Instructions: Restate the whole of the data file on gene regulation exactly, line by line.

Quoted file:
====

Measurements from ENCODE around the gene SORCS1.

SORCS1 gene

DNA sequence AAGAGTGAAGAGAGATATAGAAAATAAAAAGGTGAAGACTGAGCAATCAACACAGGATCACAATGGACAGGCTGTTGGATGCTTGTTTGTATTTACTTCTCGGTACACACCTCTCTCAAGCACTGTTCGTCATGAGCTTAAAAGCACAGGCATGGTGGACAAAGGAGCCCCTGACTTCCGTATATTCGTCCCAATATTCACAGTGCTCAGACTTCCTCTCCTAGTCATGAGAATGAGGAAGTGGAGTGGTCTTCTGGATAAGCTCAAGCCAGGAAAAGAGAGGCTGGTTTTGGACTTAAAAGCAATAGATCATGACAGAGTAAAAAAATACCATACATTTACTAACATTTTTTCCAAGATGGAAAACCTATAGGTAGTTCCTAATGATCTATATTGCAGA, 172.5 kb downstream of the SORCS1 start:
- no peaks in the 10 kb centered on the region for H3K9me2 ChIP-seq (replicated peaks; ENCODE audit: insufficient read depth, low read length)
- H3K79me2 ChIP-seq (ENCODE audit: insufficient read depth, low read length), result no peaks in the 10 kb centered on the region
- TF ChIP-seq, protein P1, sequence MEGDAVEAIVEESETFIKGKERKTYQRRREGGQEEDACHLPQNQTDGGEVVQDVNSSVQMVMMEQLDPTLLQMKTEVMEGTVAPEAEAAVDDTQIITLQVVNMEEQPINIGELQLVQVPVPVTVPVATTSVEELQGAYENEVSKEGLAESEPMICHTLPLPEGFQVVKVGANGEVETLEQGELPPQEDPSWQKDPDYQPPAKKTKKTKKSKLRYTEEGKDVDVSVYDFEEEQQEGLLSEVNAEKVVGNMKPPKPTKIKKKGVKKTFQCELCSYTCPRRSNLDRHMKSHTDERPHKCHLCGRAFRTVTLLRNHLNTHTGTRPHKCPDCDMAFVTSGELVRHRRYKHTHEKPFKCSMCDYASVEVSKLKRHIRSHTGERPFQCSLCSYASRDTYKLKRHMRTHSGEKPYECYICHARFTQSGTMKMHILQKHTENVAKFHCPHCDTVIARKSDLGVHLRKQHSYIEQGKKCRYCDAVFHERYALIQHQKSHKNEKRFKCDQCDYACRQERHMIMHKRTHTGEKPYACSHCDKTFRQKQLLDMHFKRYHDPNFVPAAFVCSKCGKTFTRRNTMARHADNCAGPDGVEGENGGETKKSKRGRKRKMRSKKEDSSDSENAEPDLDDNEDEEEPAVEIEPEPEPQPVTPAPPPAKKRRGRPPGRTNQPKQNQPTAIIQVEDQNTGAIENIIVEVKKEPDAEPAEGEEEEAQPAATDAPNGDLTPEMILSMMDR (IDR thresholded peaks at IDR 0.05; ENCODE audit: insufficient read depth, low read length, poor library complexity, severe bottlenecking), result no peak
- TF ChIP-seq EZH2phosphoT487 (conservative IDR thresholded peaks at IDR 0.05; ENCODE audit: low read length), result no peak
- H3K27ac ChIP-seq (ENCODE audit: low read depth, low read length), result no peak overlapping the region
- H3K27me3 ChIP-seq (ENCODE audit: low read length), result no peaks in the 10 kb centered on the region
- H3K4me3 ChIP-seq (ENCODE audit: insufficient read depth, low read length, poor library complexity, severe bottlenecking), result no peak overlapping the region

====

Measurements from ENCODE around the gene SORCS1.

SORCS1 gene

DNA sequence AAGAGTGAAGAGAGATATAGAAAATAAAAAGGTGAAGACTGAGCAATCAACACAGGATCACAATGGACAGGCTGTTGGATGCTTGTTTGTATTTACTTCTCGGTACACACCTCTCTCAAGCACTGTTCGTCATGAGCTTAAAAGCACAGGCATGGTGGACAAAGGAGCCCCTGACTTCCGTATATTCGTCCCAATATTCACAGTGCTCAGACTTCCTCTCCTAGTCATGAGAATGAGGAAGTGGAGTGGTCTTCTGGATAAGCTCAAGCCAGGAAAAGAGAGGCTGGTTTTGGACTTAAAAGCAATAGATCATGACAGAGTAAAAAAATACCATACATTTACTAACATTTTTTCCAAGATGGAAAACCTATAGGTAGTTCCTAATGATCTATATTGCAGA, 172.5 kb downstream of the SORCS1 start:
- no peaks in the 10 kb centered on the region for H3K9me2 ChIP-seq (replicated peaks; ENCODE audit: insufficient read depth, low read length)
- H3K79me2 ChIP-seq (ENCODE audit: insufficient read depth, low read length), result no peaks in the 10 kb centered on the region
- TF ChIP-seq, protein P1, sequence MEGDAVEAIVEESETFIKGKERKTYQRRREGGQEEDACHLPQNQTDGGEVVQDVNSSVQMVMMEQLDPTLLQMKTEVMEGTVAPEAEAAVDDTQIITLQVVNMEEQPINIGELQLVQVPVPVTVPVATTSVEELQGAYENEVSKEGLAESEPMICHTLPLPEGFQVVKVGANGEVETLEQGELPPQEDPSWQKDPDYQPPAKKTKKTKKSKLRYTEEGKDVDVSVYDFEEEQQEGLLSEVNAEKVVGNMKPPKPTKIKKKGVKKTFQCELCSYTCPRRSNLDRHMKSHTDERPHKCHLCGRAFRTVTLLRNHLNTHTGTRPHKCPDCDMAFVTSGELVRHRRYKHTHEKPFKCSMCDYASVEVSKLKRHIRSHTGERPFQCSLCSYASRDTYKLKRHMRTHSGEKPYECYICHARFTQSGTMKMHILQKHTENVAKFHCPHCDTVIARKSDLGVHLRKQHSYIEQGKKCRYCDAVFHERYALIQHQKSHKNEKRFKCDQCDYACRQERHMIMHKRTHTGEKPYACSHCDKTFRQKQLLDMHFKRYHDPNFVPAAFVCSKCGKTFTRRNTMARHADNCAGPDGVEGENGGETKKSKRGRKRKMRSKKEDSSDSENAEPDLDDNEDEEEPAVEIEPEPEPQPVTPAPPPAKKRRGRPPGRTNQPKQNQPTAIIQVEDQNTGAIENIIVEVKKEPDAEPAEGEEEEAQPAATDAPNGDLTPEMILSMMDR (IDR thresholded peaks at IDR 0.05; ENCODE audit: insufficient read depth, low read length, poor library complexity, severe bottlenecking), result no peak
- TF ChIP-seq EZH2phosphoT487 (conservative IDR thresholded peaks at IDR 0.05; ENCODE audit: low read length), result no peak
- H3K27ac ChIP-seq (ENCODE audit: low read depth, low read length), result no peak overlapping the region
- H3K27me3 ChIP-seq (ENCODE audit: low read length), result no peaks in the 10 kb centered on the region
- H3K4me3 ChIP-seq (ENCODE audit: insufficient read depth, low read length, poor library complexity, severe bottlenecking), result no peak overlapping the region